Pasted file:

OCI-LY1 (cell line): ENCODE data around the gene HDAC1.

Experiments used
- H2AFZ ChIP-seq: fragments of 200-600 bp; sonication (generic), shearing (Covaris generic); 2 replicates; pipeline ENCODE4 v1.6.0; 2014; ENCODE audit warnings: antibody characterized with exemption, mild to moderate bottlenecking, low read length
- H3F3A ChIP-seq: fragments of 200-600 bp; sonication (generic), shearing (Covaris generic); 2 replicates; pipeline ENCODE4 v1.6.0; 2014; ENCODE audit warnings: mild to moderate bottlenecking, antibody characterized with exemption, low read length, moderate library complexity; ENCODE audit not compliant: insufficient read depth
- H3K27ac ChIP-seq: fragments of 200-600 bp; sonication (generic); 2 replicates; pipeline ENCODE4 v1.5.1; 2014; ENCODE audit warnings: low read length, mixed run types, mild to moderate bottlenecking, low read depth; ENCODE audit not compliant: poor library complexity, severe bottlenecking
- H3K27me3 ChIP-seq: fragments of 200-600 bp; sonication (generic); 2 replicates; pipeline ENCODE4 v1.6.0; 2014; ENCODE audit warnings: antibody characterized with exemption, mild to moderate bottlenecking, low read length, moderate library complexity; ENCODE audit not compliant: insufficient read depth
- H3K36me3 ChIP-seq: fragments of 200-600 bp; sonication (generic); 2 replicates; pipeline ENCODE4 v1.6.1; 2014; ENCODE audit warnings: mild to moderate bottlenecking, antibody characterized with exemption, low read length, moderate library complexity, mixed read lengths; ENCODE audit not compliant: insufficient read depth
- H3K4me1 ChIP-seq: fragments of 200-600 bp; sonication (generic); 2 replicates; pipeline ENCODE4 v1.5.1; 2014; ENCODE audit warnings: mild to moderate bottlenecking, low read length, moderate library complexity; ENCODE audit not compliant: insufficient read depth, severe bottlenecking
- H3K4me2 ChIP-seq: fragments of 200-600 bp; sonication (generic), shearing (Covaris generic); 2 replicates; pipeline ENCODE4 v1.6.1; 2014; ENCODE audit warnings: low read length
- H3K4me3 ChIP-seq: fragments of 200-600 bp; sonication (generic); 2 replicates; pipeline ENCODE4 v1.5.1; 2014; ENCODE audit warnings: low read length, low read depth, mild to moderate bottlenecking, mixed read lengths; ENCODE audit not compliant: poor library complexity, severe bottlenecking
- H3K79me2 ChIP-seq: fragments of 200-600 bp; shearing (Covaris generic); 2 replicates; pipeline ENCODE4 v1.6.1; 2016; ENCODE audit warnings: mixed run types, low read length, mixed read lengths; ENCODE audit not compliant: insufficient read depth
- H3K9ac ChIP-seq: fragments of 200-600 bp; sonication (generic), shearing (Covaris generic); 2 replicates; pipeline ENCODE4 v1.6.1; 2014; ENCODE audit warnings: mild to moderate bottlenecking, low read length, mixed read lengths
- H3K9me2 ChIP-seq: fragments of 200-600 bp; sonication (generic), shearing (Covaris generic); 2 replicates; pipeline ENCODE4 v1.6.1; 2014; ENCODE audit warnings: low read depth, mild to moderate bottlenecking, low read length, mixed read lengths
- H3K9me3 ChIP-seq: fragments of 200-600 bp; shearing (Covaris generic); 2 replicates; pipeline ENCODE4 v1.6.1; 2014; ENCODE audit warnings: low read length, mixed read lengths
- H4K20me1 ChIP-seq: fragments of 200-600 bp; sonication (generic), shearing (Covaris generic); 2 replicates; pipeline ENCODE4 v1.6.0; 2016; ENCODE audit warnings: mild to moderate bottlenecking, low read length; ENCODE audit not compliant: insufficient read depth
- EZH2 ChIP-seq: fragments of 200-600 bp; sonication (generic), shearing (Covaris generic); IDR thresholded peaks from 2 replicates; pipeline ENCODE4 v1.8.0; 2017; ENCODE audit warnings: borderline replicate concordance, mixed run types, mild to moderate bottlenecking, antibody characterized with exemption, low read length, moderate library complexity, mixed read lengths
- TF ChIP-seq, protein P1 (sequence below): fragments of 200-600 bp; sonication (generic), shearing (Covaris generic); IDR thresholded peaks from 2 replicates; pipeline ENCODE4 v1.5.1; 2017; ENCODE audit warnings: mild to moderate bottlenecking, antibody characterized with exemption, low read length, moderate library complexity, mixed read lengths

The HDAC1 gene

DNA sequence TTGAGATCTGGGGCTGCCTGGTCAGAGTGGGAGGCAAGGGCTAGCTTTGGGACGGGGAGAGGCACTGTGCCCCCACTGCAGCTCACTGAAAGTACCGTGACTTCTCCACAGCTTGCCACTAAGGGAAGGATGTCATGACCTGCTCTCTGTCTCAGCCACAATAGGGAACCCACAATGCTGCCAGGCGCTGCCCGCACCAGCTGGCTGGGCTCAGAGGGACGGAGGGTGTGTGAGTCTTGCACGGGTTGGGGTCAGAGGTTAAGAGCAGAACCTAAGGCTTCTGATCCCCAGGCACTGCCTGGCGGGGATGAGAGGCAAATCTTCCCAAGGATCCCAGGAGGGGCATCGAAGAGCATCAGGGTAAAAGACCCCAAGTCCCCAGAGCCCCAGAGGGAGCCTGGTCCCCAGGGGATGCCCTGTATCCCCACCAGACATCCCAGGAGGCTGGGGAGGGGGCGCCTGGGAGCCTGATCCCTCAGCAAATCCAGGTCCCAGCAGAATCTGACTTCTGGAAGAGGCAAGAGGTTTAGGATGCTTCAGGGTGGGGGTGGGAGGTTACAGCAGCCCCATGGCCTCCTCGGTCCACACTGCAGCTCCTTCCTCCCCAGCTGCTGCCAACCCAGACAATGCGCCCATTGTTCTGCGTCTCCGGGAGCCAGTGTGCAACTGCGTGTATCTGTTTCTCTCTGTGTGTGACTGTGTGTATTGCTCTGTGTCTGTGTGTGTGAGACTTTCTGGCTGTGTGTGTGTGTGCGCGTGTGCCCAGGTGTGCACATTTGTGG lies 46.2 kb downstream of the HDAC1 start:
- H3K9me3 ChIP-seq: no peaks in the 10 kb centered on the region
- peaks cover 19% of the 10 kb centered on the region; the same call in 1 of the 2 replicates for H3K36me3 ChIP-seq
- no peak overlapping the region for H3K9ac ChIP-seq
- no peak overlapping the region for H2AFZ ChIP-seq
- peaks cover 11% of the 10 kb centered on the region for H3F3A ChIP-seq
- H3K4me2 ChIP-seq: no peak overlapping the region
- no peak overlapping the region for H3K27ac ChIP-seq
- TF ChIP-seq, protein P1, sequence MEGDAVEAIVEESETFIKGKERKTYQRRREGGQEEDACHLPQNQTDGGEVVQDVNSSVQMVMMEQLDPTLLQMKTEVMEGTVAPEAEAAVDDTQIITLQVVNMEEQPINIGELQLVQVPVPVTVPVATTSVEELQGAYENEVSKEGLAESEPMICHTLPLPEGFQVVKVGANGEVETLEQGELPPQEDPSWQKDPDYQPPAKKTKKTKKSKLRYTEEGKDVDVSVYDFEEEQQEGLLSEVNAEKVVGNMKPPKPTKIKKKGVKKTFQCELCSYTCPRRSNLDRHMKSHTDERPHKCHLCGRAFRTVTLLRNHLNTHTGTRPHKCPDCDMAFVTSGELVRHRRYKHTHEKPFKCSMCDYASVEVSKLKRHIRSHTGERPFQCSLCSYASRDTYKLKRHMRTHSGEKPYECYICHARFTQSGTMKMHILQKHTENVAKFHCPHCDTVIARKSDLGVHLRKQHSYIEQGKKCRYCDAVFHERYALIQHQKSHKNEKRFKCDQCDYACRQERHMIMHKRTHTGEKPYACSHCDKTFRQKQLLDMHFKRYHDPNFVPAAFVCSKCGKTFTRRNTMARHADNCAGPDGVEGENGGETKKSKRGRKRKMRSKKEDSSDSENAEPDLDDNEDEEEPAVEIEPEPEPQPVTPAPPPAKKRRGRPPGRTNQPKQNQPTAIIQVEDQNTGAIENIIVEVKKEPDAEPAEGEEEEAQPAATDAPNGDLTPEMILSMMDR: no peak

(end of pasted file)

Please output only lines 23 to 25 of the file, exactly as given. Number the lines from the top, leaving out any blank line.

- no peak overlapping the region for H2AFZ ChIP-seq
- peaks cover 11% of the 10 kb centered on the region for H3F3A ChIP-seq
- H3K4me2 ChIP-seq: no peak overlapping the region